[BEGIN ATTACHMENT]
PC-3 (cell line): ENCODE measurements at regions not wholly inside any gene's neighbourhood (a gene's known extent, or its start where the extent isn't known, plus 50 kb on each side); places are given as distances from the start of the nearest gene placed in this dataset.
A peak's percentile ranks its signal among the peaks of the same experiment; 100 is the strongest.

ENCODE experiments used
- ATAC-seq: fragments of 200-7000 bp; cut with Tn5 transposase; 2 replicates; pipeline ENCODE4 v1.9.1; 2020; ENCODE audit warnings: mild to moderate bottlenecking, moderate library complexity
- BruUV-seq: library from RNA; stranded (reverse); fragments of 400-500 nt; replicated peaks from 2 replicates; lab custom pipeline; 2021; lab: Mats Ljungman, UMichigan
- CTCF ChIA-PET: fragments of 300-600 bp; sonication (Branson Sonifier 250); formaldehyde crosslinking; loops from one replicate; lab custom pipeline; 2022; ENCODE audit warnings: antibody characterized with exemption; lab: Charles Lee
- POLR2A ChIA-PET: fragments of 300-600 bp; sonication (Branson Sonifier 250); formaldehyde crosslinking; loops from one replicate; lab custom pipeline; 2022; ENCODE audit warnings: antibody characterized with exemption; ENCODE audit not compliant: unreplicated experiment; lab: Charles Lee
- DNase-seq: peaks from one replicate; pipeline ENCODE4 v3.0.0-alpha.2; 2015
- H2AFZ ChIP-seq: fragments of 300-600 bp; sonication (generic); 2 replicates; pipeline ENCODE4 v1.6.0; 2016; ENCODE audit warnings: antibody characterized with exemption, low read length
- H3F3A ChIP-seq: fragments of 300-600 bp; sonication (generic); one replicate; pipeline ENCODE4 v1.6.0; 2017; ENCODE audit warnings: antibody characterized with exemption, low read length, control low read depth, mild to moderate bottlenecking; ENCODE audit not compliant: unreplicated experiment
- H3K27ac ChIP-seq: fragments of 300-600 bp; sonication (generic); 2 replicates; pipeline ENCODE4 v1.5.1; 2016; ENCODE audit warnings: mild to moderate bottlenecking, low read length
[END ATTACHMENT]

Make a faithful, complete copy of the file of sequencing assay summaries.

PC-3 (cell line): ENCODE measurements at regions not wholly inside any gene's neighbourhood (a gene's known extent, or its start where the extent isn't known, plus 50 kb on each side); places are given as distances from the start of the nearest gene placed in this dataset.
A peak's percentile ranks its signal among the peaks of the same experiment; 100 is the strongest.

ENCODE experiments used
- ATAC-seq: fragments of 200-7000 bp; cut with Tn5 transposase; 2 replicates; pipeline ENCODE4 v1.9.1; 2020; ENCODE audit warnings: mild to moderate bottlenecking, moderate library complexity
- BruUV-seq: library from RNA; stranded (reverse); fragments of 400-500 nt; replicated peaks from 2 replicates; lab custom pipeline; 2021; lab: Mats Ljungman, UMichigan
- CTCF ChIA-PET: fragments of 300-600 bp; sonication (Branson Sonifier 250); formaldehyde crosslinking; loops from one replicate; lab custom pipeline; 2022; ENCODE audit warnings: antibody characterized with exemption; lab: Charles Lee
- POLR2A ChIA-PET: fragments of 300-600 bp; sonication (Branson Sonifier 250); formaldehyde crosslinking; loops from one replicate; lab custom pipeline; 2022; ENCODE audit warnings: antibody characterized with exemption; ENCODE audit not compliant: unreplicated experiment; lab: Charles Lee
- DNase-seq: peaks from one replicate; pipeline ENCODE4 v3.0.0-alpha.2; 2015
- H2AFZ ChIP-seq: fragments of 300-600 bp; sonication (generic); 2 replicates; pipeline ENCODE4 v1.6.0; 2016; ENCODE audit warnings: antibody characterized with exemption, low read length
- H3F3A ChIP-seq: fragments of 300-600 bp; sonication (generic); one replicate; pipeline ENCODE4 v1.6.0; 2017; ENCODE audit warnings: antibody characterized with exemption, low read length, control low read depth, mild to moderate bottlenecking; ENCODE audit not compliant: unreplicated experiment
- H3K27ac ChIP-seq: fragments of 300-600 bp; sonication (generic); 2 replicates; pipeline ENCODE4 v1.5.1; 2016; ENCODE audit warnings: mild to moderate bottlenecking, low read length